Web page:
OGTT was performed according to the method described previously [18]. In brief, animals were fasted overnight and distilled water or glucose load of 2 g/kg, p.o. was administered and blood samples were collected by retroorbital plexus puncture at 0, 30, 60, and 120 min after glucose challenge. Plasma glucose was measured spectrophotometrically using commercially available colorimetric kits (Aspen Laboratories Pvt. Ltd., New Delhi, India). The percentage reduction in glucose excursion () produced by test compounds was calculated from the area under the curve (). The results are expressed in time-dependent plasma glucose (mg/dL) levels, plasma glucose (), and % reduction in glucose excursion ().

2.7.2. Endogenous Liver Antioxidant Enzymes Estimation

Animals were sacrificed by cervical dislocation on the 32nd day after treatment. Transcardial and whole liver perfusion were performed using ice-cold saline [19]. Liver was isolated, and 10% w/v homogenate was prepared using Teflon-glass homogenizer (RQ-127A/D, REMI Group, Mumbai, India) with ice-cold saline-EDTA. The homogenate was centrifuged at 10,000 rpm for 10 min; supernatant was collected and centrifuged again at 20,000 rpm for 1 h at 4°C. The supernatant obtained was used for the estimation of glutathione (GSH), glutathione-S-transferase (GST), catalase, superoxide dismutase (SOD), and malondialdehyde (MDA). All the data presented as mean ± S.E.M. ().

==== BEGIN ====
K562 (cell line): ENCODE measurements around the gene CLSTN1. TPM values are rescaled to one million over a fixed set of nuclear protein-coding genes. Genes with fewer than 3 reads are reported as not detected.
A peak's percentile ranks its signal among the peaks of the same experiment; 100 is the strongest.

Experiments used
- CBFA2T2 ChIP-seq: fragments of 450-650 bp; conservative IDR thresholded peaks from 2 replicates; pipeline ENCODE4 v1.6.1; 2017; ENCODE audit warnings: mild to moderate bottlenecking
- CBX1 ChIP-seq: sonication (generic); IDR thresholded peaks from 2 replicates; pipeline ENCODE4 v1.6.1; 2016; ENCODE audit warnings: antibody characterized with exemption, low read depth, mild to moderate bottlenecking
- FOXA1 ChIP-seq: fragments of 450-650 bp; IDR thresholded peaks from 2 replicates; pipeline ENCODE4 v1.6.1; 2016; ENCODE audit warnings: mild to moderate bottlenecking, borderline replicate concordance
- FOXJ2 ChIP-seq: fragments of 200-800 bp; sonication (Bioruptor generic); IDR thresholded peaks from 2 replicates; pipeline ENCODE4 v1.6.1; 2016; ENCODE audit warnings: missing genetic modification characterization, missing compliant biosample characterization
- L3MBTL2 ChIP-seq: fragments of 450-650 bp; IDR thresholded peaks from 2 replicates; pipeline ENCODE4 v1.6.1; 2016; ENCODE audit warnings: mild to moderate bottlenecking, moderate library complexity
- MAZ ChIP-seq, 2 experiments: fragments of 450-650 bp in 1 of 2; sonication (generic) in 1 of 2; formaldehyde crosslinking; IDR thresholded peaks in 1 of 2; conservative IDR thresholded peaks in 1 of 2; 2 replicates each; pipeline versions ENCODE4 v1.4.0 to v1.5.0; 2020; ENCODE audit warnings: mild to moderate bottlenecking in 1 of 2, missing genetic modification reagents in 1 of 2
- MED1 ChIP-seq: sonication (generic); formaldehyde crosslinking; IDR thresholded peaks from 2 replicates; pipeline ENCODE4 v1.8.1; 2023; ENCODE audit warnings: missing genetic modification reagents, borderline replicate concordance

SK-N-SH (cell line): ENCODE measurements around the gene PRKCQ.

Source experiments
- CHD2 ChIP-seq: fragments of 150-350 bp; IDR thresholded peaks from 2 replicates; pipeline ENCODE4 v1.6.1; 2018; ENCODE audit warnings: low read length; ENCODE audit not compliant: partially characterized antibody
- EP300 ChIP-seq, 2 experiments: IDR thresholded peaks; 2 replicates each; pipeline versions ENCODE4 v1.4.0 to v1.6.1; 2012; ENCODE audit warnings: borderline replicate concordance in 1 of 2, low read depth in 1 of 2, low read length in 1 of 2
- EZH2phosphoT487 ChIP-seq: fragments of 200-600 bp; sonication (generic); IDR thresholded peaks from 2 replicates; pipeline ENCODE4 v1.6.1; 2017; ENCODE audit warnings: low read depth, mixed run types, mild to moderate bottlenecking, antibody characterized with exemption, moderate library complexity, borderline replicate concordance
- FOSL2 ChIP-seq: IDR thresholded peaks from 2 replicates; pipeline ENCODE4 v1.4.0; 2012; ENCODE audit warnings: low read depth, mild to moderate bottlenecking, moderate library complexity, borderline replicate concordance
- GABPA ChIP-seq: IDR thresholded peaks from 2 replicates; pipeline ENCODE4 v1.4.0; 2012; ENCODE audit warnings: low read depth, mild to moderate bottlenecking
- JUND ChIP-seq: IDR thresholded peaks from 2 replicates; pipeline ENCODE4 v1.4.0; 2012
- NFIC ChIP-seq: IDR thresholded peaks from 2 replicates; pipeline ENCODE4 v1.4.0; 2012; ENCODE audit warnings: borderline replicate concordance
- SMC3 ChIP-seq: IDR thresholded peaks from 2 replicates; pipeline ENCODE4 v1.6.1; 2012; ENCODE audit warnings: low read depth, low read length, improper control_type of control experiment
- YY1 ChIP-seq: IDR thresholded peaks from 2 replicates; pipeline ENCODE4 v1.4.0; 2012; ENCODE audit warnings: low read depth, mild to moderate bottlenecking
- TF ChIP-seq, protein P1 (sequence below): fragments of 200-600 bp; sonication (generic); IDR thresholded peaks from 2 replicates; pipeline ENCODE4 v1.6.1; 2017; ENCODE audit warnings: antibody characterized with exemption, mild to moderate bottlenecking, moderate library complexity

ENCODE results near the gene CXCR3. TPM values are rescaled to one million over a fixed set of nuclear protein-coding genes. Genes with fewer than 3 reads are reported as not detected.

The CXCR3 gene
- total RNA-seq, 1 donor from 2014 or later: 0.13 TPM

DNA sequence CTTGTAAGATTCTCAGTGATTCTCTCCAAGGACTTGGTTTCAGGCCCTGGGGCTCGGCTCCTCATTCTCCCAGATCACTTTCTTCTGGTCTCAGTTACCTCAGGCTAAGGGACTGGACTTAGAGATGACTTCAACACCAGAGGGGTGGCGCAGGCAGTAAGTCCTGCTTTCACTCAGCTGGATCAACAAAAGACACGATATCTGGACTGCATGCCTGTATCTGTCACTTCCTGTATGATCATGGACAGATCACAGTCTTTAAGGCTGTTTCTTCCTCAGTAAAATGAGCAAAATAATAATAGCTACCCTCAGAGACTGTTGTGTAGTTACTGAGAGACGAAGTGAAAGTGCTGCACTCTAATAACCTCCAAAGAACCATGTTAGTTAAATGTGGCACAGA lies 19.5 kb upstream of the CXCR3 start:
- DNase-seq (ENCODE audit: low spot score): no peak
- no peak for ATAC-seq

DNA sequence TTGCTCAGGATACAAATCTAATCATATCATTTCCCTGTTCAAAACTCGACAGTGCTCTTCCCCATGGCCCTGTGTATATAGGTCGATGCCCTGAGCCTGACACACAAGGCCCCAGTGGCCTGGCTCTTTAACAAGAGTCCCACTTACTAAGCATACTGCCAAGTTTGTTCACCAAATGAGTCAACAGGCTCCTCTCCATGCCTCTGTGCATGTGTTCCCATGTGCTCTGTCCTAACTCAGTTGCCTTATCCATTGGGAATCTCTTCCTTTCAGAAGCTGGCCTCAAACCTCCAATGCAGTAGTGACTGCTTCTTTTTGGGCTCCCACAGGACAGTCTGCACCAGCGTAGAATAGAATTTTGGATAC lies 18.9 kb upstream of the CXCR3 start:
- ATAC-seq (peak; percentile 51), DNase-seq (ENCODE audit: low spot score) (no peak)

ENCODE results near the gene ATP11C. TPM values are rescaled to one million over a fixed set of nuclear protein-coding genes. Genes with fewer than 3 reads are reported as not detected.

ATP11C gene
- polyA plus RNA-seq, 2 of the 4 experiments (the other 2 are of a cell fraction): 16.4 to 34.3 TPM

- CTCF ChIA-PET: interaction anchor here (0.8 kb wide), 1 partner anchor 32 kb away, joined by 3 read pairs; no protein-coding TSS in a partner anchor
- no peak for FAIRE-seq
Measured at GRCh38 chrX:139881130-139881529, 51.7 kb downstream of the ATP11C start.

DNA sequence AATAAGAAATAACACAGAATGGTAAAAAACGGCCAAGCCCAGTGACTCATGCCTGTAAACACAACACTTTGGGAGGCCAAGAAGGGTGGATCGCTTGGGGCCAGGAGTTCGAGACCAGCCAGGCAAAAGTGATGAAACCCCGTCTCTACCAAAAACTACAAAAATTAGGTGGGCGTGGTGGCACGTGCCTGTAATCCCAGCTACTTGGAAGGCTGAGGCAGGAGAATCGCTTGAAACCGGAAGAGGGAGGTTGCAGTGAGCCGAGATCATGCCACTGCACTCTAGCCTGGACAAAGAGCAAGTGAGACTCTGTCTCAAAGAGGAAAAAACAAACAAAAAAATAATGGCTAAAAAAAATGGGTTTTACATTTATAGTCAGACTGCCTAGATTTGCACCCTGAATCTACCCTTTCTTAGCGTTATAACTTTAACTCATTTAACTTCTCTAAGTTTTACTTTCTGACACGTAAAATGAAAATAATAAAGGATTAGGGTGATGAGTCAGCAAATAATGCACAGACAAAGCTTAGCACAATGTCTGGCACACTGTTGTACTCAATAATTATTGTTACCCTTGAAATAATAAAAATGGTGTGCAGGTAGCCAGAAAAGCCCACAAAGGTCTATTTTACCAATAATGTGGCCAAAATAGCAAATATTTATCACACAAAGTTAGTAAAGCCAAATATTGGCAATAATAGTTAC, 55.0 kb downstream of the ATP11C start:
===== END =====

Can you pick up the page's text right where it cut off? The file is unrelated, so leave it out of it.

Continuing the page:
(i) Glutathione (GSH) Assay [20]. From the liver homogenate, proteins were precipitated by 10% tri-carboxylic acid (TCA) and then centrifuged to collect the supernatant. One mL supernatant was mixed with 6 mL 0.2 M pH 8.0 and 1 mL 0.6 mM 5,5′-dithiobis-(2-nitrobenzoic acid) (DTNB) and incubated for 10 min at room temperature. The absorbance was recorded against the blank at 412 nm in a UV-visible spectrophotometer (model UV-1650PC, Shimadzu Co., Kyoto, Japan) and the GSH concentration was calculated from the standard curve.

(ii) Superoxide Dismutase Assay [21]. The entire 1 mL supernatant was added to 0.1 M carbonate buffer (pH 10.2) and the increase in absorbance after addition of epinephrine was measured at 480 nm using a UV-visible spectrophotometer (model UV-1650PC, Shimadzu Co., Kyoto, Japan). The enzyme activity was expressed as U/mg protein.